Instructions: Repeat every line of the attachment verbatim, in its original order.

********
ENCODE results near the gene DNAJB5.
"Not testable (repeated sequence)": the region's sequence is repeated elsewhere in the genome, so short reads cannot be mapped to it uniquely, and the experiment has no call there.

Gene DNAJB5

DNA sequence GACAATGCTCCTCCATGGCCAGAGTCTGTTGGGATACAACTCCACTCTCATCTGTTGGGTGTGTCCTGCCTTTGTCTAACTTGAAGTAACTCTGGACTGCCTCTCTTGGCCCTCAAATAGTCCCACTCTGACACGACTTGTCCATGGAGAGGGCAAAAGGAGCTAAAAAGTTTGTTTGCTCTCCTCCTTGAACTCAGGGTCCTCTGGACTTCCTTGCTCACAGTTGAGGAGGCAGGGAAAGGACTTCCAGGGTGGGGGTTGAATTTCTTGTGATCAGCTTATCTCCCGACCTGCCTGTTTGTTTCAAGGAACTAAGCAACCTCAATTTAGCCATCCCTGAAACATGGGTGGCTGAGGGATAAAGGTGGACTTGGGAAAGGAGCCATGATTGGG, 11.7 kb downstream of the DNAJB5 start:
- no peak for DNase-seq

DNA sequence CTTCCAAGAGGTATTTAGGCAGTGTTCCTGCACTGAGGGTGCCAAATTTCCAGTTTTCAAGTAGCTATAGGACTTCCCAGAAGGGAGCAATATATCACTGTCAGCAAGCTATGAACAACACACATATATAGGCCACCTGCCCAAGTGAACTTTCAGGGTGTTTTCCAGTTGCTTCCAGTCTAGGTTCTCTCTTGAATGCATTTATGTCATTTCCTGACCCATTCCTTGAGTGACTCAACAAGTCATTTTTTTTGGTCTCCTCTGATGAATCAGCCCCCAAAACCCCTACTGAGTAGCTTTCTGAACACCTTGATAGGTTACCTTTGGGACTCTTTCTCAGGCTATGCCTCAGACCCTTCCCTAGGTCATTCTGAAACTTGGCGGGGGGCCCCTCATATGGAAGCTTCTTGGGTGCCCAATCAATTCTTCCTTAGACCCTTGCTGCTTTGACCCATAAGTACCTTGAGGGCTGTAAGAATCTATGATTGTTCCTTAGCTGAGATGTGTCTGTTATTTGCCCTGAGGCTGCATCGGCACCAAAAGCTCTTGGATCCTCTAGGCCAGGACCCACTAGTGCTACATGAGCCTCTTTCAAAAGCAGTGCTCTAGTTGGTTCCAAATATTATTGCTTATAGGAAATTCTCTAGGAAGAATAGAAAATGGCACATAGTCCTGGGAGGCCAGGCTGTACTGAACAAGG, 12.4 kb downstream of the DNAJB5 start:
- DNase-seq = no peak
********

ENCODE results near the gene DNAJB5.
"Not testable (repeated sequence)": the region's sequence is repeated elsewhere in the genome, so short reads cannot be mapped to it uniquely, and the experiment has no call there.

Gene DNAJB5

DNA sequence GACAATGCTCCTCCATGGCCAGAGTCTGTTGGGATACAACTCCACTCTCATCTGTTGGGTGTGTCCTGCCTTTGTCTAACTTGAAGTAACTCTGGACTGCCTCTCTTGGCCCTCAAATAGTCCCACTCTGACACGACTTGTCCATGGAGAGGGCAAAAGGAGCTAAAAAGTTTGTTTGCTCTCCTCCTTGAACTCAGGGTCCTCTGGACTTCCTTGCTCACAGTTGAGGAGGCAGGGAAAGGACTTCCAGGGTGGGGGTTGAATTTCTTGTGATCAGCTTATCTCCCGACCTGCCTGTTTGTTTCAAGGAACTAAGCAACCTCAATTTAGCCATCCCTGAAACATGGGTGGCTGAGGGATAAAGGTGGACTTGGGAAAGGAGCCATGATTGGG, 11.7 kb downstream of the DNAJB5 start:
- no peak for DNase-seq

DNA sequence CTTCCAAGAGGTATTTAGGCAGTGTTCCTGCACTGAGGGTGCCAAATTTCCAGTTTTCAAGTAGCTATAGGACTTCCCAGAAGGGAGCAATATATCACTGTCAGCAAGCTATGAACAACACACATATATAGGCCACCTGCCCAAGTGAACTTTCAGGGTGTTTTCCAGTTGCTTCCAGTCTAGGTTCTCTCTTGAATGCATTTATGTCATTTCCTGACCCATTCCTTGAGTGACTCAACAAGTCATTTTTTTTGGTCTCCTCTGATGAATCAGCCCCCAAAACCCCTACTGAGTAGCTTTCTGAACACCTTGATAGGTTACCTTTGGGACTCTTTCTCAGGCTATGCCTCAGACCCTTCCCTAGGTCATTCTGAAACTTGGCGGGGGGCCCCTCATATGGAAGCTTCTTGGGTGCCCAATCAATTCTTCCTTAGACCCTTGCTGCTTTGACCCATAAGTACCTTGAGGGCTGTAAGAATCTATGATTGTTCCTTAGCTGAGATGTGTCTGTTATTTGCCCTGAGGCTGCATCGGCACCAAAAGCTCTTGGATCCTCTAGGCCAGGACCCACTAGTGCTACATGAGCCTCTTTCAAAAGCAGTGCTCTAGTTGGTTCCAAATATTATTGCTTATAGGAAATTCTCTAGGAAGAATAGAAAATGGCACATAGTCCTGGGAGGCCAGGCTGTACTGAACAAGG, 12.4 kb downstream of the DNAJB5 start:
- DNase-seq = no peak